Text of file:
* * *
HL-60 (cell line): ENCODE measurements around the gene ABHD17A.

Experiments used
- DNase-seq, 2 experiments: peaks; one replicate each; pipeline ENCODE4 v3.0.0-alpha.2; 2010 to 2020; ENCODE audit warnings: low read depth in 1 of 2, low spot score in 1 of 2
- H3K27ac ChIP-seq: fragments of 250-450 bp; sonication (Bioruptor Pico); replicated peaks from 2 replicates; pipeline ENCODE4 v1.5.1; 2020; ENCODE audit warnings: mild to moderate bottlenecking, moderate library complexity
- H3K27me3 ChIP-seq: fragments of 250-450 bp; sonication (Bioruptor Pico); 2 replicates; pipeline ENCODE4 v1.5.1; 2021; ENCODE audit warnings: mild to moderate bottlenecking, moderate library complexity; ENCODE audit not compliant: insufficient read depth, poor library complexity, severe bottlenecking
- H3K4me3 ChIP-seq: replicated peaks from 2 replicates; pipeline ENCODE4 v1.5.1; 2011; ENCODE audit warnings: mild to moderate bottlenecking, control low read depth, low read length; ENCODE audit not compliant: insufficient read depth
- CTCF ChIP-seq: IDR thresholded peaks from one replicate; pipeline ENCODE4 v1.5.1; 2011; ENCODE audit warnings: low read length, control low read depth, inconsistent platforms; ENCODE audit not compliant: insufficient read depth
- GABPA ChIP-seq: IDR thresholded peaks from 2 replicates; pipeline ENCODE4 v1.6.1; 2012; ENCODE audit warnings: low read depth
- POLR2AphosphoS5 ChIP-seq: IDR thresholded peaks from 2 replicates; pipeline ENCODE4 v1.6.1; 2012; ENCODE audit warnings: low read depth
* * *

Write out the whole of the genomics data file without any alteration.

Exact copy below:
HL-60 (cell line): ENCODE measurements around the gene ABHD17A.

Experiments used
- DNase-seq, 2 experiments: peaks; one replicate each; pipeline ENCODE4 v3.0.0-alpha.2; 2010 to 2020; ENCODE audit warnings: low read depth in 1 of 2, low spot score in 1 of 2
- H3K27ac ChIP-seq: fragments of 250-450 bp; sonication (Bioruptor Pico); replicated peaks from 2 replicates; pipeline ENCODE4 v1.5.1; 2020; ENCODE audit warnings: mild to moderate bottlenecking, moderate library complexity
- H3K27me3 ChIP-seq: fragments of 250-450 bp; sonication (Bioruptor Pico); 2 replicates; pipeline ENCODE4 v1.5.1; 2021; ENCODE audit warnings: mild to moderate bottlenecking, moderate library complexity; ENCODE audit not compliant: insufficient read depth, poor library complexity, severe bottlenecking
- H3K4me3 ChIP-seq: replicated peaks from 2 replicates; pipeline ENCODE4 v1.5.1; 2011; ENCODE audit warnings: mild to moderate bottlenecking, control low read depth, low read length; ENCODE audit not compliant: insufficient read depth
- CTCF ChIP-seq: IDR thresholded peaks from one replicate; pipeline ENCODE4 v1.5.1; 2011; ENCODE audit warnings: low read length, control low read depth, inconsistent platforms; ENCODE audit not compliant: insufficient read depth
- GABPA ChIP-seq: IDR thresholded peaks from 2 replicates; pipeline ENCODE4 v1.6.1; 2012; ENCODE audit warnings: low read depth
- POLR2AphosphoS5 ChIP-seq: IDR thresholded peaks from 2 replicates; pipeline ENCODE4 v1.6.1; 2012; ENCODE audit warnings: low read depth